Bouchette on the Steelers: Dick LeBeau's absence proves the Pro Football Hall of Fame's selection process needs an overhaul.
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The Pro Football Hall of Fame needs to overhaul how it elects candidates, a process that now keeps men such as Dick LeBeau out.
As it stands, a 44-person board of selectors, in a series of votes by mail, eventually reduces the number of modern-day finalists to 15. A seniors committee, comprised of some of those same 40 selectors, picks two seniors candidates who already have been bypassed during their 25 years of eligibility as modern day candidates. They join the 15 modern day men to form 17 finalists.
The day before the Super Bowl, the board of selectors -- I am one of them -- gathers in a meeting room and elects the new hall class. A minimum of four and a maximum of seven can be elected, and everyone is lumped together.
A player or a coach is eligible five years after he retires; contributors are eligible any time. Anyone can call the Hall of Fame in Canton and nominate someone, modern candidates or seniors -- there normally are more than 100 candidates on our first ballot before we cut the list to 25.
There are flaws, mainly the elections of seniors and contributors. Baseball has separate committees that elect seniors and contributors. Baseball writers vote strictly on players as modern candidates.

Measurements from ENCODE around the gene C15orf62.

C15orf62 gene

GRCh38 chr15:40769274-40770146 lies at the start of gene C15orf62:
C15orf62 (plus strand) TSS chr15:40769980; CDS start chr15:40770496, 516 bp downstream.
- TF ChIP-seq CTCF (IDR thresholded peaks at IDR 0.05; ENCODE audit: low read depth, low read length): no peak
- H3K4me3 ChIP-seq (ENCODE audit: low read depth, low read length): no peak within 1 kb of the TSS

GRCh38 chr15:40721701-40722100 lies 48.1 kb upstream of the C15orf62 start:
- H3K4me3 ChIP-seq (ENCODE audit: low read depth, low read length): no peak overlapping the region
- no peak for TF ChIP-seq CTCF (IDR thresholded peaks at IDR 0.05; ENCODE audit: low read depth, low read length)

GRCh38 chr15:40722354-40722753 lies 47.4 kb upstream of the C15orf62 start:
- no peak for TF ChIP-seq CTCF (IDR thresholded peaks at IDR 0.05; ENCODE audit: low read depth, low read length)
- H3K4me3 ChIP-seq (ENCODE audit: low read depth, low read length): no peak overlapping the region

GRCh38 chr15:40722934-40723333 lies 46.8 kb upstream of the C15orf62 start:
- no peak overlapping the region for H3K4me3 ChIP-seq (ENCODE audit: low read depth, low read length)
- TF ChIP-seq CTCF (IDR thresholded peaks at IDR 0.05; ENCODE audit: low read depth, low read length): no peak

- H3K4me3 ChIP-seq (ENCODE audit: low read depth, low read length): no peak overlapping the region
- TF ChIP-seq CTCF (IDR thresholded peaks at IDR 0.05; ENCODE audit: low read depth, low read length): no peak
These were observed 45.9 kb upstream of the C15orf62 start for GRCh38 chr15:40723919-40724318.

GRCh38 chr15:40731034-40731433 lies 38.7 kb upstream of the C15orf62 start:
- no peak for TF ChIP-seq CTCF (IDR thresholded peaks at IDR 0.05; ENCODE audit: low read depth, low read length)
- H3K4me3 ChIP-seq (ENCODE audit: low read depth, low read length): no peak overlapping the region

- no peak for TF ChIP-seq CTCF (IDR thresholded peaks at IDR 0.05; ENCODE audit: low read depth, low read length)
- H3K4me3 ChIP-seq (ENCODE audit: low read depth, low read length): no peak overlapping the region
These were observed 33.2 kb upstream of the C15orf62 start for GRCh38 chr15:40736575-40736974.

The Hall would be better served if they followed suit. An example is that Bob Hayes again is one of the two seniors candidates. Hayes was rejected as a modern-day candidate, then rejected again for the 2004 class as a seniors nominee. Yet five years later, he again is a seniors nominee for the 2009 class and faces rejection again.
So, Bob Hayes is presented twice by the seniors in the past five years while men like LeBeau, Andy Russell and Jack Butler never are presented.
There's also the matter of contributors. There are some great men in this game who have not played. Coaches, owners and commissioners get their due, but legendary personnel men such as Bill Nunn and Art Rooney Jr. should at least have a chance without making a voter decide between them and a player such as Rod Woodson or Bruce Smith.
Then there's LeBeau. When he retired as a player after the 1972 season, he ranked fourth in NFL history with 62 interceptions. Thirty-six years later, he's still tied for seventh. LeBeau was not a safety but a cornerback, where it's tougher to intercept passes. He also started in 171 consecutive games, which remains an NFL record for a cornerback.
That's a Hall of Fame career in its own; he has spent the past 36 seasons building one as an assistant coach. He's the father of the zone-blitz defense that has become prevalent throughout the year.
Combining his playing and coaching career, LeBeau should be a shoo-in. But that's not how it works in the Hall of Fame voting. His accomplishments are considered separately. It's time to change that.